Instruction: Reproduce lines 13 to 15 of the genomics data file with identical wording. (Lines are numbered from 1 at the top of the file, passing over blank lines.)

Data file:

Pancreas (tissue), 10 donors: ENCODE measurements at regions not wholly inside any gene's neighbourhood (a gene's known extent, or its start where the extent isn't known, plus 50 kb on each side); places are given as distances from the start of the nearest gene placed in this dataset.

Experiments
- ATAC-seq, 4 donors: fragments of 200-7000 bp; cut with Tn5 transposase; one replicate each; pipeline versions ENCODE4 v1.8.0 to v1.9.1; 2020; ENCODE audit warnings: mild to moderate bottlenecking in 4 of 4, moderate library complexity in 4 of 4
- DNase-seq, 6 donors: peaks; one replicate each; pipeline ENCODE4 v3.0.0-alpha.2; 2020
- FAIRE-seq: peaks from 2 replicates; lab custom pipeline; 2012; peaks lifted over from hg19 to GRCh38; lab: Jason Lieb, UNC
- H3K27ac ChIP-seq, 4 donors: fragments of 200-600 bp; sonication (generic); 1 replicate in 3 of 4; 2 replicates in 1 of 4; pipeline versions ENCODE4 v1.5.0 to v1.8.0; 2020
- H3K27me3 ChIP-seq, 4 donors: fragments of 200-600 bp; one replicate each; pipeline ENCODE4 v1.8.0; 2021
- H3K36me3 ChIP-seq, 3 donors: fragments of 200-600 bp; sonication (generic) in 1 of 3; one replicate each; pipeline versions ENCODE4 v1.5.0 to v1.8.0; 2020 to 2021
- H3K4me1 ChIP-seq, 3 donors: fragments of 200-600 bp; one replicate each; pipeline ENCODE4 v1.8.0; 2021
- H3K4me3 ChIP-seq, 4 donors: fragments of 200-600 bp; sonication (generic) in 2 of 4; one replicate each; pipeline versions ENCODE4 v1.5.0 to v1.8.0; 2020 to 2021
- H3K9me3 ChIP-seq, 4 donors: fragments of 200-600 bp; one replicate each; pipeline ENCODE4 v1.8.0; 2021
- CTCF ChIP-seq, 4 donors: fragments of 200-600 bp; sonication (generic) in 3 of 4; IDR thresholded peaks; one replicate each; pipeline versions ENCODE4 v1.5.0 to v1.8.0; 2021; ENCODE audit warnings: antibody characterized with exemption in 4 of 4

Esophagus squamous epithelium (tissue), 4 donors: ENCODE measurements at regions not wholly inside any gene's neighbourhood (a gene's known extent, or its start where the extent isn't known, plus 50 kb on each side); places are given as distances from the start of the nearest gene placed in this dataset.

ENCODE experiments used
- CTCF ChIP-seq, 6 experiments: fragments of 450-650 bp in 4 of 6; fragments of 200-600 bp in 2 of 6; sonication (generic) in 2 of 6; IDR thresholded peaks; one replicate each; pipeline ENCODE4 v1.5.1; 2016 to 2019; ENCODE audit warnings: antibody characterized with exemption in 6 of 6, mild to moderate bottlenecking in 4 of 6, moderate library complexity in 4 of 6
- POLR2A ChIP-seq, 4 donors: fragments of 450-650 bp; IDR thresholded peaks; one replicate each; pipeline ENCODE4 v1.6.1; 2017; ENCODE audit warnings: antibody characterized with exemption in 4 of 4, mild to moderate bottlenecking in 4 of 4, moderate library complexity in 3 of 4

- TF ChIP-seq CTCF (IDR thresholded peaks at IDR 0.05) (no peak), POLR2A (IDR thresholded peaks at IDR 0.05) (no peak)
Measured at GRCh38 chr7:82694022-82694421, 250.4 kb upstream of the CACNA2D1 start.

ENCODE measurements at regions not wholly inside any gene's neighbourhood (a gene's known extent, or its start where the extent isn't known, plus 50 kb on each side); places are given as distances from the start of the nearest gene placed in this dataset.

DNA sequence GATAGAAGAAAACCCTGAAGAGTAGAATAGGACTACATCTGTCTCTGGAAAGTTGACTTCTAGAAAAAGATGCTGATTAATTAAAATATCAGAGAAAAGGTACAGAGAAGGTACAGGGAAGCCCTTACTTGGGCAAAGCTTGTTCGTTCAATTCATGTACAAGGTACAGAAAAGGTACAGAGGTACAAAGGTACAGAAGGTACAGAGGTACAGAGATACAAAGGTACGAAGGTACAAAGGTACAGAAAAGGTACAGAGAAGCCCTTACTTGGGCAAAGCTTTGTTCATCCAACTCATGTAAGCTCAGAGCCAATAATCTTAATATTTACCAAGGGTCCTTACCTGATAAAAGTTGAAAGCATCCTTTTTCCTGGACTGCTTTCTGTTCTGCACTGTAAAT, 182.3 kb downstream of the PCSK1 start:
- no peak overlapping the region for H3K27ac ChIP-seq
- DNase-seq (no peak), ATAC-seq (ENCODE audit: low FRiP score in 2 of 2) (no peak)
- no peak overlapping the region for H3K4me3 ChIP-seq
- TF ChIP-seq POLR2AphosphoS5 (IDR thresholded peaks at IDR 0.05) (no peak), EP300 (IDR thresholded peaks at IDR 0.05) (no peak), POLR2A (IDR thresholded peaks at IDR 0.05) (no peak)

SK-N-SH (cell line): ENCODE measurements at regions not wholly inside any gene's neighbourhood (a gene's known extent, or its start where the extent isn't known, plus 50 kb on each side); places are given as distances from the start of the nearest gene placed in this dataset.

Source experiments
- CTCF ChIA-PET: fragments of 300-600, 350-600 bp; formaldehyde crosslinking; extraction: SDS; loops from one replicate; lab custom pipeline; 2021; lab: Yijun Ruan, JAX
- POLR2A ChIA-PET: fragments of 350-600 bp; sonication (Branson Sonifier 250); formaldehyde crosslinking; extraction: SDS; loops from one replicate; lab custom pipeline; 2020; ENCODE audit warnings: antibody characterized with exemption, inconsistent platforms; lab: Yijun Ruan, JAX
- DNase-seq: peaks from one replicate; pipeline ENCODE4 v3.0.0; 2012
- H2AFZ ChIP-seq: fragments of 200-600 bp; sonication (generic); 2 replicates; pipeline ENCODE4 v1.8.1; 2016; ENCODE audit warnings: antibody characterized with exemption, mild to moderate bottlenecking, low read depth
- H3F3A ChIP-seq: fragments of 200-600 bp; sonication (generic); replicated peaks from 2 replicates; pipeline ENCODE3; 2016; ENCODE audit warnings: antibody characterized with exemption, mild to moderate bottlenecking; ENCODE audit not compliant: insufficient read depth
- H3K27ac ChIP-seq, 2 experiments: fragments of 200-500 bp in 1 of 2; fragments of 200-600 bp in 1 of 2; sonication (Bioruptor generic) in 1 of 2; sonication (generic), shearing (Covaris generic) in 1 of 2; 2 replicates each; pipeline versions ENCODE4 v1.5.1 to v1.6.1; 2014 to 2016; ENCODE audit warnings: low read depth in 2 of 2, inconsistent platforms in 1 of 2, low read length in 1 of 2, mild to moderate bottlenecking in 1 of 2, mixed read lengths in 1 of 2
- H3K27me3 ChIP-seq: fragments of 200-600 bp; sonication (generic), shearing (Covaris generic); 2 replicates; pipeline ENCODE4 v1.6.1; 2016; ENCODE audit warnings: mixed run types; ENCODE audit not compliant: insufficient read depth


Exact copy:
Esophagus squamous epithelium (tissue), 4 donors: ENCODE measurements at regions not wholly inside any gene's neighbourhood (a gene's known extent, or its start where the extent isn't known, plus 50 kb on each side); places are given as distances from the start of the nearest gene placed in this dataset.

ENCODE experiments used
- CTCF ChIP-seq, 6 experiments: fragments of 450-650 bp in 4 of 6; fragments of 200-600 bp in 2 of 6; sonication (generic) in 2 of 6; IDR thresholded peaks; one replicate each; pipeline ENCODE4 v1.5.1; 2016 to 2019; ENCODE audit warnings: antibody characterized with exemption in 6 of 6, mild to moderate bottlenecking in 4 of 6, moderate library complexity in 4 of 6